Figure 8. DOP during Tokyo tests (click to enlarge.)

Figure 8. DOP during Tokyo tests (click to enlarge.)

Further Tokyo tests were performed entering the narrower urban canyons in the same test area, shown in Figure 9. Blue is GPS only, red is GPS+GLONASS, and the major improvement is obvious.

Figure 9. GPS only (blue) versus GNSS (red), Tokyo.

Figure 9. GPS only (blue) versus GNSS (red), Tokyo.

Figure 10 uses the same color scheme to illustrate tests in Dallas, this time with a competitor’s GPS receiver versus Teseo-II configured for GPS+GLONASS, again a huge benefit.

 Figure 10. GPS only (blue, competitor) versus GNSS (red), Dallas.

Figure 10. GPS only (blue, competitor) versus GNSS (red), Dallas.

Other Constellations

While Teseo-II hardware supports Galileo, there are no production Galileo satellites available yet (September 2011), so the units in the field do not have Galileo software loaded.

However, the Japanese QZSS system has one satellite available, transmitting legacy GPS-compatible signals, SBAS signals, and L1C BOC signals. Teseo-II can process the first two of these, and while SBAS is no benefit in the urban canyon as the problems of reflection and obstruction are local and unmonitored, the purpose of QZSS is to provide a very high-angle satellite, so that it is always available in urban canyons.

Figure 11 shows a test in Taipei (Taiwan) using GPS (yellow) versus GPS plus one QZSS satellite in red, with the truth data shown in purple.

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Figure 11. GPS only (yellow) versus GPS+QZSS(1 sat, red), truth in purple, Taipei (click to enlarge.)

Further Work

The test environment will be extended to yield quantitative accuracy results for UK tests where we have the vector truth data for the roads.
The hardware flexibility will be extended to support Compass and GPS-III (L1-C) signals, in addition to Galileo already supported. Acquisition and tracking of these signals have already been demonstrated using pre-captured off-air samples.

In 2010, the Compass spec was not available. Thus the Teseo-II silicon design was oriented to maximum flexibility in terms of different code lengths, such as BOC or BPSK, so that by using software to configure the hardware DSP functions, the greatest chance of compatibility could be achieved.

The result was only a marginal success, in that the 1561 MHz frequency of the regional Compass system can only be supported using the flexibility of the voltage-controlled oscillator and PLL, meaning that it cannot be supported at the same time as other constellations. Additionally, the code rate on the regional system is also 2 M chips/second, which is not supported, so is approximated by using alternate chips, producing serious signal loss.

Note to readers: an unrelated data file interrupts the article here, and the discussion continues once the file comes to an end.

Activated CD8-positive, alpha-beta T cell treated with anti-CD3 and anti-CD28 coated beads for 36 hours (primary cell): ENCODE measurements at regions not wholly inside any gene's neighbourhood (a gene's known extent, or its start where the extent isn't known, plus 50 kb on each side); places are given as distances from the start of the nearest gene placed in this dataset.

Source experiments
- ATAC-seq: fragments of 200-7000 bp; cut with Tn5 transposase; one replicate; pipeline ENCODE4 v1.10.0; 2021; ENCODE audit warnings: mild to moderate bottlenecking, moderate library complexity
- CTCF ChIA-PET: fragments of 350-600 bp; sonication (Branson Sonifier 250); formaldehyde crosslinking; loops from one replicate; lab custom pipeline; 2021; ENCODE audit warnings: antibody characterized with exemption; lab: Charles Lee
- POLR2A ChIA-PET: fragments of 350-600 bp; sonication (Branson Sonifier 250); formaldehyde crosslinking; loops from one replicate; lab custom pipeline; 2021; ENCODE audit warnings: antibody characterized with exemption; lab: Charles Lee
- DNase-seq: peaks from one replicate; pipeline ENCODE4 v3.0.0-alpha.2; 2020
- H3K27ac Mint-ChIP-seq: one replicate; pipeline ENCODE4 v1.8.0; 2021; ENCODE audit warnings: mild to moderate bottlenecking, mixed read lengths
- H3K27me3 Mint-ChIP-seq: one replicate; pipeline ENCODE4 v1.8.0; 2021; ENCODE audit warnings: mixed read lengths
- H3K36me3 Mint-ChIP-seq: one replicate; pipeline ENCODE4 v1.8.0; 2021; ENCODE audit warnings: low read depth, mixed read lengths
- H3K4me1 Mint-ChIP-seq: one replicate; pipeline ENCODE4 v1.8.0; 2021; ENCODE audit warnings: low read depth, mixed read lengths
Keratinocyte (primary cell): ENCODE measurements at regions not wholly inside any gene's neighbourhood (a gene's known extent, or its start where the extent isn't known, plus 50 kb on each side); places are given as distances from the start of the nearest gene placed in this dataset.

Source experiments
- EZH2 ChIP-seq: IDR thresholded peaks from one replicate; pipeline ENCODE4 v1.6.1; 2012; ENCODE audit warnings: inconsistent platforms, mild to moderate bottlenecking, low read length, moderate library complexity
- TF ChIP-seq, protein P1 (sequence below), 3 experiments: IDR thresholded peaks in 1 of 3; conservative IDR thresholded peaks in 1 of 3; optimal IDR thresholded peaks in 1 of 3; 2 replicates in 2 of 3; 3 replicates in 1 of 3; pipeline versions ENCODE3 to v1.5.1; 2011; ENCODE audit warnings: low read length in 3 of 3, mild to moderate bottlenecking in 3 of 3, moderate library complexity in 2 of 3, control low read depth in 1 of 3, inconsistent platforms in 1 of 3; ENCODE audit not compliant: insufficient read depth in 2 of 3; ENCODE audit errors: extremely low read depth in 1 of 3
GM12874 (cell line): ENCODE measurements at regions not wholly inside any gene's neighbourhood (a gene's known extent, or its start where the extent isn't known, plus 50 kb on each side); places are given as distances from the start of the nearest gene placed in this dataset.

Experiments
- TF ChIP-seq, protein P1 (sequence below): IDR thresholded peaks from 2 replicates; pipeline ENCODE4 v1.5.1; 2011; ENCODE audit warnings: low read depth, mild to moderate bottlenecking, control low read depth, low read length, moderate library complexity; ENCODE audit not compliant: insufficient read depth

So the hooks for Compass are only useful for research and software development, either for a single-constellation system, or using a separate RF front end.

The worldwide Compass signal, which is on a GPS/Galileo signal format in both carrier frequency and in code length and rate, will be directly compatible, but is not expected to be fully available until 2020.

The city environment testing will be repeated as the Galileo constellation becomes available. With 32 channels, an 11/11/10 split (GPS/Galileo/GLONASS) may be used when all three constellations are full, but for the next few years 14/8/10 satisfies the all-in-view requirements.

Conclusions

The multi-constellation receiver can include GLONASS FDMA at minimal increased cost, and with its 32 channels tracking up to 22 satellites in a benign environment, even in the harshest city environment sufficient satellites are seen for 100 percent availability and acceptable accuracy. 10–16 satellites were generally seen in the urban canyon tests. The multiplicity of measurements allows RAIM and FDE algorithms to be far more effective in eliminating badly reflected signals, and also minimizes the geometric effects of remaining distortion on the signals retained.

Acknowledgments

ST GPS products, chipsets, and software, baseband and RF are developed by a distributed team in Bristol, UK (system R&D, software R&D); Milan, Italy (silicon implementation, algorithm modelling and verification); Naples, Italy (software implementation and validation); Catania, Sicily, Italy (Galileo software, RF design and production); and Noida, India (verification and FPGA). The contribution of all these teams to both product ranges is gratefully acknowledged.


Philip Mattos received a master’s degree in electronic engineering from Cambridge University, UK, a master’s in telecoms and computer science from Essex University, and an external Ph.D. for his GPS work from Bristol University. He was appointed a visiting professor at the University of Westminster. Since 1989 he has worked exclusively on GPS implementations and associated RF front ends, currently focusing on system-level integrations of GPS, on the Galileo system, and leading the STMicroelectronics team on L1C and Compass implementation, and the creation of generic hardware to handle future unknown systems.